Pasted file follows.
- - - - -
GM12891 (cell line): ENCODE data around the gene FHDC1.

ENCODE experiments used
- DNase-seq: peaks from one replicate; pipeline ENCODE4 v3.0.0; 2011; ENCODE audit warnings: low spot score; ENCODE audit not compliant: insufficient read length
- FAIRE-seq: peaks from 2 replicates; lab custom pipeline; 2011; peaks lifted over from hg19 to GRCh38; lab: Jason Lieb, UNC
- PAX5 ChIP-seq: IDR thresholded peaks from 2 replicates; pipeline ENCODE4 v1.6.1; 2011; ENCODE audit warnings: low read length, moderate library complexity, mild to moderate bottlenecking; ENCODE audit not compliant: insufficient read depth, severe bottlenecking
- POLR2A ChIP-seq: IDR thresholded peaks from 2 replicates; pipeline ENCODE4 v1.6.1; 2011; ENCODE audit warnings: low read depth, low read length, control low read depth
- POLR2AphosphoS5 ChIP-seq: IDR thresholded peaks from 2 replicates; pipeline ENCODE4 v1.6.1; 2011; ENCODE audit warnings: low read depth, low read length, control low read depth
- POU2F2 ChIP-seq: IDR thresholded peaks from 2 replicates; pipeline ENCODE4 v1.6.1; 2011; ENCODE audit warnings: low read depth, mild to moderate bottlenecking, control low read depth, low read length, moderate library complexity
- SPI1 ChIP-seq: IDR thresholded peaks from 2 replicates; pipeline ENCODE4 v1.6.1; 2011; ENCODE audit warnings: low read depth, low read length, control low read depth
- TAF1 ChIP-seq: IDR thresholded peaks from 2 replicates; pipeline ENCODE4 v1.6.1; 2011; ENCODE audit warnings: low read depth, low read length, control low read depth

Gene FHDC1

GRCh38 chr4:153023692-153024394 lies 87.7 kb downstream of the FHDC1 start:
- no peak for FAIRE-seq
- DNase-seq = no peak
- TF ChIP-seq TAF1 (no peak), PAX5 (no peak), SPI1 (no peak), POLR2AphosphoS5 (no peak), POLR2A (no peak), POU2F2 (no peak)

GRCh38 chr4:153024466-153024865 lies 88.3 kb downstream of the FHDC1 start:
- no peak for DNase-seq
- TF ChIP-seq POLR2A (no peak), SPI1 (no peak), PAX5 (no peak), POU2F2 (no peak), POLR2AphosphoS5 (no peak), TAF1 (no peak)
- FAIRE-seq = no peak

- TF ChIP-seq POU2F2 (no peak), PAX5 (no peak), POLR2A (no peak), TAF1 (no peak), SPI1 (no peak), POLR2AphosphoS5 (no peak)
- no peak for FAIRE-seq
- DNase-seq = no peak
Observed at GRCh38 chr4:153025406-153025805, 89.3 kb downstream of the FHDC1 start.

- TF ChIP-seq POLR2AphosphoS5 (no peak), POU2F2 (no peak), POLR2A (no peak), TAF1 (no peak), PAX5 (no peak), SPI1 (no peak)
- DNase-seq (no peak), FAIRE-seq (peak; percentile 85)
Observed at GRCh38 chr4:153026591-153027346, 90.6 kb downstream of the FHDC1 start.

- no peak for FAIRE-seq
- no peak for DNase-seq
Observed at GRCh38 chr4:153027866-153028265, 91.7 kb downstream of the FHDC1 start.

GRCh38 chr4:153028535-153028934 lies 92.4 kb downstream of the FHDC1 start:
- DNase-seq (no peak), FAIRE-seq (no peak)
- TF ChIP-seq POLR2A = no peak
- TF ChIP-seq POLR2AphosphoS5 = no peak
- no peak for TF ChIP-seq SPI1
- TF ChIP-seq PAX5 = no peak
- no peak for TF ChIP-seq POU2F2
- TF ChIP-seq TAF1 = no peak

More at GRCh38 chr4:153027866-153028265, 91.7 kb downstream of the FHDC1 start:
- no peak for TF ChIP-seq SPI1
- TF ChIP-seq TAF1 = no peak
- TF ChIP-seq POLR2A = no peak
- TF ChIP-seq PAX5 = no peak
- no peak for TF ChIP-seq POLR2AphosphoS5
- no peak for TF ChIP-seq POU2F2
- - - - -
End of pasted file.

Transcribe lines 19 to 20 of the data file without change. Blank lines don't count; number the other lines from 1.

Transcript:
- FAIRE-seq = no peak

- TF ChIP-seq POU2F2 (no peak), PAX5 (no peak), POLR2A (no peak), TAF1 (no peak), SPI1 (no peak), POLR2AphosphoS5 (no peak)